Second Night of Tracking with Aimee Lee, Mitch Hare and Others in Master Mix Studio A
This is the second part of a multi-part series. If you missed the first part of this series last Monday, check out the first article for details on the first day’s basic setup, drums, organ, piano and guitar, as well as microphone, preamp, eq, compression selection. Today’s update will be a bit less novel-esque than yesterday’s post because we have a lot less to cover.
To review, on the first night we had guests Matt Jacobs on drums, Mitch Hare on organ and piano, and Lindy Pedersen on guitar working out arrangements and getting basic tones in the control room. We took a couple of practice takes to tape and listened back to make sure we were get the right vibe for each arrangement. On our second night in the room, Bassist Dik Hedlund, Saxophonist Rich Manik and Vocalist Aimee Lee joined us to track three tunes. All three were tracked live in the room with only the vocal isolated. On the two tunes featuring a vocalist, headphones for the musicians consisted only of vocals and talkback, with the exception of Aimee who received a full mix, so everyone continued to listen and play together as an ensemble in the room.
Vocals were tracked through a vintage Neumann U67 in the connected iso booth. It was difficult to setup Aimee so she could see everyone in the room, but we made sure she at least had visual communication with band leader/pianist Mitch Hare. A pop filter was placed close to the microphone to get rid of any nasty plosives (“p-pops”). Aimee monitored the same mix through her headphones as we were listening in the control room, with the ability to add a little extra “more me” through the Lengevin cue mixer.
It can be difficult to visualize mic placement on the saxophone without Rich standing in place with his horn, but think 12″ out, pointed somewhere between the bell and the finger position. The instrument was captured using the Microtech Gefell M1030 Cardioid condensor microphone, which did a great job of picking up the detail of both tenor and alto sax.
Finally, Dik’s bass was captured through a Radial JDI, featuring a passive Jensen-transformer design, as well as an Ampeg BA-115 Bass Amp. A Shure KSM44 was placed a little high and left of center, a few inches off the cone. A pad was used on the mic, but otherwise it was set to a cardioid position with no roll-off. The amp is likely to become the main bass tone for this ensemble because it mixes so well with the other instruments in the room, but it’s nice to have the DI as well for a little extra “oomph” on the bottom-end.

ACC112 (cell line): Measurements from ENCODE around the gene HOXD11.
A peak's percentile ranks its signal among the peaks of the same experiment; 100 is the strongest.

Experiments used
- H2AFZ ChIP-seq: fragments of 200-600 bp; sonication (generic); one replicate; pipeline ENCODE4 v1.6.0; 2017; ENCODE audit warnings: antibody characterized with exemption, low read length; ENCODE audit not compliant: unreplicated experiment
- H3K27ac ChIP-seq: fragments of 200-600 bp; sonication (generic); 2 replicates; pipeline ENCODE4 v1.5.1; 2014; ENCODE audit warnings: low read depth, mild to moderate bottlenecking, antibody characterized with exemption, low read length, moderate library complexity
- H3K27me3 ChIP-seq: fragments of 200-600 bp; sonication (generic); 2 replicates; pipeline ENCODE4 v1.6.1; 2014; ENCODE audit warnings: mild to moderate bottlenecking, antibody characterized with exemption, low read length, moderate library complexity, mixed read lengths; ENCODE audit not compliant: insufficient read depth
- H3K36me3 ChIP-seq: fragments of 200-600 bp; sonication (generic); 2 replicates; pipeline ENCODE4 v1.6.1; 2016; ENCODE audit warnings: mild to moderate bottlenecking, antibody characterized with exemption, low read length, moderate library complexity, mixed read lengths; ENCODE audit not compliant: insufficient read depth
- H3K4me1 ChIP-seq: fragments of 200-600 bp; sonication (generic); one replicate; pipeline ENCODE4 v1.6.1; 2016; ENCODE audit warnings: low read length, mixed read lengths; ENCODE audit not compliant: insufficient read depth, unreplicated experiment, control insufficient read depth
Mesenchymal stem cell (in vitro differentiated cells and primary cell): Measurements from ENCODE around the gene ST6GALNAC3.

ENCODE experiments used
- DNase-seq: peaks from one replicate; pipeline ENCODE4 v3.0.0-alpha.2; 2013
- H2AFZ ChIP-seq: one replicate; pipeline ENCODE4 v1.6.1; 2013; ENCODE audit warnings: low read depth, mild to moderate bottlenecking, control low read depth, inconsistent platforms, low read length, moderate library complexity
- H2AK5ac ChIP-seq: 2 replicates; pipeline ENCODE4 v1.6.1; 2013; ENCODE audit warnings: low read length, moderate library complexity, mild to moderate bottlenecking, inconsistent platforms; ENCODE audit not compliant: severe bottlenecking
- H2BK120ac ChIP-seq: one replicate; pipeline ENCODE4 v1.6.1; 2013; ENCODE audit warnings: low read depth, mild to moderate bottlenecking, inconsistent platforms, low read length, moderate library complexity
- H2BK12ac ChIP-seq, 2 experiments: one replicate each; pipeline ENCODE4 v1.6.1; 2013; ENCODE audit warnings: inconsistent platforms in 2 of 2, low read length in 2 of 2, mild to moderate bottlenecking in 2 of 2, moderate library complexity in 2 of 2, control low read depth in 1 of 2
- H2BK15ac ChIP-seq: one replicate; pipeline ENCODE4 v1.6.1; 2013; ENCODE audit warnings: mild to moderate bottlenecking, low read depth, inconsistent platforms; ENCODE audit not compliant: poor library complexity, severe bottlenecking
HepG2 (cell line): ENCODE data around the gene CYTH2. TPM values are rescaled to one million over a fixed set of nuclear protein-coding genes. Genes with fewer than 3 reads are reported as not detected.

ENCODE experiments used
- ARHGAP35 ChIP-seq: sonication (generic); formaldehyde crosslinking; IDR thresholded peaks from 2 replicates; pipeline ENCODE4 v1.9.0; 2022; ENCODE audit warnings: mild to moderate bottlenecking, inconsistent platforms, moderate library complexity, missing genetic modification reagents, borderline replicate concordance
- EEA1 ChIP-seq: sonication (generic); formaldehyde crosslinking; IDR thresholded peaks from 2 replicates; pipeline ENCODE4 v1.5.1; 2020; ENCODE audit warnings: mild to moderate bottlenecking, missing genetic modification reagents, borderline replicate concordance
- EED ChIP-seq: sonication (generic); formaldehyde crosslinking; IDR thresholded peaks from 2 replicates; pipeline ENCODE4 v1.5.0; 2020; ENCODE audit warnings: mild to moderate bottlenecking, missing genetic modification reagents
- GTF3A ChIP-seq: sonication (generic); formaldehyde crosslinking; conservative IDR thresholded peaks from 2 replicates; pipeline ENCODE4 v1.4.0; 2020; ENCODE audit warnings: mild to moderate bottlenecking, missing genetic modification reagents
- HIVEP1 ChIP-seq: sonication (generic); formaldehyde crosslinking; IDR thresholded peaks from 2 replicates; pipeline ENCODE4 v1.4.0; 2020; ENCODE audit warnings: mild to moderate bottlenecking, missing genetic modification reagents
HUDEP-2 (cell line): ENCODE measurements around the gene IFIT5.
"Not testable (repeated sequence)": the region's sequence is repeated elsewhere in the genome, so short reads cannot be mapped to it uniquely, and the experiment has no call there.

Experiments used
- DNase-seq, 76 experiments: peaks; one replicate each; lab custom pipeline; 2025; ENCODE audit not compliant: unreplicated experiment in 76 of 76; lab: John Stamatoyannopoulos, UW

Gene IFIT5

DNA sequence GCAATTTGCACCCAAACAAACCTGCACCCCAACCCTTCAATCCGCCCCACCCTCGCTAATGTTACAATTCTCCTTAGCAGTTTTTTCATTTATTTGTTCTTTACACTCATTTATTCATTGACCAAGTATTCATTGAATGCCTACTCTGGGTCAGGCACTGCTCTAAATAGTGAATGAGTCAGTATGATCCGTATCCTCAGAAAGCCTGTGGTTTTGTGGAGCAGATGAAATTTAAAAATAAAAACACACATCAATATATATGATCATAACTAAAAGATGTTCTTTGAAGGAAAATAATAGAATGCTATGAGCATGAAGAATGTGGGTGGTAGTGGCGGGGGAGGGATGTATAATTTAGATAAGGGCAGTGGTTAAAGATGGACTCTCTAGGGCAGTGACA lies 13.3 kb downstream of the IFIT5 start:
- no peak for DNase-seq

Meanwhile, in the control room – the API 512c modules were used to pre-amplify the mic-level signal coming from the vocal, sax and bass microphones, as well as the bass DI. We discovered a “funny” patch point on input number four, so that was reported to our tech department and bypassed for the session.
The line-level vocal signal, bass DI and amplifier all passed through the API 550B modules for a little equalization on the way to tape. The vocal got a little +2dB bost with a 12.5kHz high-shelf for air and presence. The bass amp and DI both saw a +2dB 75 Hz peak on the bottom and another +4dB peak at 800 Hz to bring out the strings. You can see here that I ultimately ended up dumping the equalization previously placed on the overheads and leaving them flat. With everyone playing the Coles seemed to balance out just-right.
Vocals and Bass DI both passed through Summit TLA-100 compressors. A vocalist as dynamic as Aimee almost always needs a little dynamic control and bass DI tends to be “jumpy” enough to benefit from a little compression as well. Soft-and-smooth is what the Summit TLA-100’s do best, and they certainly did their job. You can see the whole compressor stack, including the 1176s previously placed on the organ, here.
Next we pick up a few overdubs for organ or vocals, bring a Wurlitzer into the mix and do a do one more tune with a much more minimal ensemble. We’ll definitely keep you up-to-date, sound-bites to come. In the mean-time, feel free to check out the high-resolution set of photos on IPR’s Flickr.